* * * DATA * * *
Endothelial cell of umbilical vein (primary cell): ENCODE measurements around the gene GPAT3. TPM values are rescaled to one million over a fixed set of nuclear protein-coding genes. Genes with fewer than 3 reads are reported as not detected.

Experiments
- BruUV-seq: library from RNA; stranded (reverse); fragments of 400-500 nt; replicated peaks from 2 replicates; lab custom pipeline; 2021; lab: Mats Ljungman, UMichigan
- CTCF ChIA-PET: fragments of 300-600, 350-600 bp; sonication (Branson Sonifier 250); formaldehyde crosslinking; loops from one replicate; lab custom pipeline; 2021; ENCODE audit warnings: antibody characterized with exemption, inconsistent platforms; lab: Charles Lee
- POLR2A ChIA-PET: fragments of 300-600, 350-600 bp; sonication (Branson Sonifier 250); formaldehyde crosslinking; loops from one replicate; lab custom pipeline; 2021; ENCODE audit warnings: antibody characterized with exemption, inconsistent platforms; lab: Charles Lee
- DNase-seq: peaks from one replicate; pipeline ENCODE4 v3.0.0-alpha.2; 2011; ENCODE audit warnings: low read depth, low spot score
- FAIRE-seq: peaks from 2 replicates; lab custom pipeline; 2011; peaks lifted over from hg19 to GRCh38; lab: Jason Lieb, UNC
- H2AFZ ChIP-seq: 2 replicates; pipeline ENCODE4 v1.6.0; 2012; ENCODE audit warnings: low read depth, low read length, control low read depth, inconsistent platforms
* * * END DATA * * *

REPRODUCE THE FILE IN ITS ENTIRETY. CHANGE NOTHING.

Endothelial cell of umbilical vein (primary cell): ENCODE measurements around the gene GPAT3. TPM values are rescaled to one million over a fixed set of nuclear protein-coding genes. Genes with fewer than 3 reads are reported as not detected.

Experiments
- BruUV-seq: library from RNA; stranded (reverse); fragments of 400-500 nt; replicated peaks from 2 replicates; lab custom pipeline; 2021; lab: Mats Ljungman, UMichigan
- CTCF ChIA-PET: fragments of 300-600, 350-600 bp; sonication (Branson Sonifier 250); formaldehyde crosslinking; loops from one replicate; lab custom pipeline; 2021; ENCODE audit warnings: antibody characterized with exemption, inconsistent platforms; lab: Charles Lee
- POLR2A ChIA-PET: fragments of 300-600, 350-600 bp; sonication (Branson Sonifier 250); formaldehyde crosslinking; loops from one replicate; lab custom pipeline; 2021; ENCODE audit warnings: antibody characterized with exemption, inconsistent platforms; lab: Charles Lee
- DNase-seq: peaks from one replicate; pipeline ENCODE4 v3.0.0-alpha.2; 2011; ENCODE audit warnings: low read depth, low spot score
- FAIRE-seq: peaks from 2 replicates; lab custom pipeline; 2011; peaks lifted over from hg19 to GRCh38; lab: Jason Lieb, UNC
- H2AFZ ChIP-seq: 2 replicates; pipeline ENCODE4 v1.6.0; 2012; ENCODE audit warnings: low read depth, low read length, control low read depth, inconsistent platforms